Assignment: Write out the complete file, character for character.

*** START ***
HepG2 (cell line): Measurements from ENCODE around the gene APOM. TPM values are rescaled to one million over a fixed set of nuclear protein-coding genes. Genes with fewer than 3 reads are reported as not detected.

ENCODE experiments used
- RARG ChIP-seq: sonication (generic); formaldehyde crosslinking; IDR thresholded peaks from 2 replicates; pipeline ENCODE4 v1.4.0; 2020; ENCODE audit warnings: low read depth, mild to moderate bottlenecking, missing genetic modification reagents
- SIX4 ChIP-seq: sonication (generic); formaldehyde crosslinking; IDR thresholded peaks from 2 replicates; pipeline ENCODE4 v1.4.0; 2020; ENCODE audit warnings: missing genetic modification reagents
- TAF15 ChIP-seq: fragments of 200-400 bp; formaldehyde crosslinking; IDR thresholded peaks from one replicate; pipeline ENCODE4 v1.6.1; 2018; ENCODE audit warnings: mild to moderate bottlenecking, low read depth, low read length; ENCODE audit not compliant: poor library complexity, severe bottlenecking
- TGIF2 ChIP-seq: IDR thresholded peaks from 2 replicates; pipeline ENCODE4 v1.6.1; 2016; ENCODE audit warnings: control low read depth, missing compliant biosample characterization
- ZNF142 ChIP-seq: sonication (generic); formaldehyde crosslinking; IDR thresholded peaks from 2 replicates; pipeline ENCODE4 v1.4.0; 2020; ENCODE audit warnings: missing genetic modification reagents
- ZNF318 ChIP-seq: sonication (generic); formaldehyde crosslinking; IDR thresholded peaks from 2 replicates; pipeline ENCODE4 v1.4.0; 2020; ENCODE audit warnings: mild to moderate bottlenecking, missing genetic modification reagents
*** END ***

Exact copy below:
HepG2 (cell line): Measurements from ENCODE around the gene APOM. TPM values are rescaled to one million over a fixed set of nuclear protein-coding genes. Genes with fewer than 3 reads are reported as not detected.

ENCODE experiments used
- RARG ChIP-seq: sonication (generic); formaldehyde crosslinking; IDR thresholded peaks from 2 replicates; pipeline ENCODE4 v1.4.0; 2020; ENCODE audit warnings: low read depth, mild to moderate bottlenecking, missing genetic modification reagents
- SIX4 ChIP-seq: sonication (generic); formaldehyde crosslinking; IDR thresholded peaks from 2 replicates; pipeline ENCODE4 v1.4.0; 2020; ENCODE audit warnings: missing genetic modification reagents
- TAF15 ChIP-seq: fragments of 200-400 bp; formaldehyde crosslinking; IDR thresholded peaks from one replicate; pipeline ENCODE4 v1.6.1; 2018; ENCODE audit warnings: mild to moderate bottlenecking, low read depth, low read length; ENCODE audit not compliant: poor library complexity, severe bottlenecking
- TGIF2 ChIP-seq: IDR thresholded peaks from 2 replicates; pipeline ENCODE4 v1.6.1; 2016; ENCODE audit warnings: control low read depth, missing compliant biosample characterization
- ZNF142 ChIP-seq: sonication (generic); formaldehyde crosslinking; IDR thresholded peaks from 2 replicates; pipeline ENCODE4 v1.4.0; 2020; ENCODE audit warnings: missing genetic modification reagents
- ZNF318 ChIP-seq: sonication (generic); formaldehyde crosslinking; IDR thresholded peaks from 2 replicates; pipeline ENCODE4 v1.4.0; 2020; ENCODE audit warnings: mild to moderate bottlenecking, missing genetic modification reagents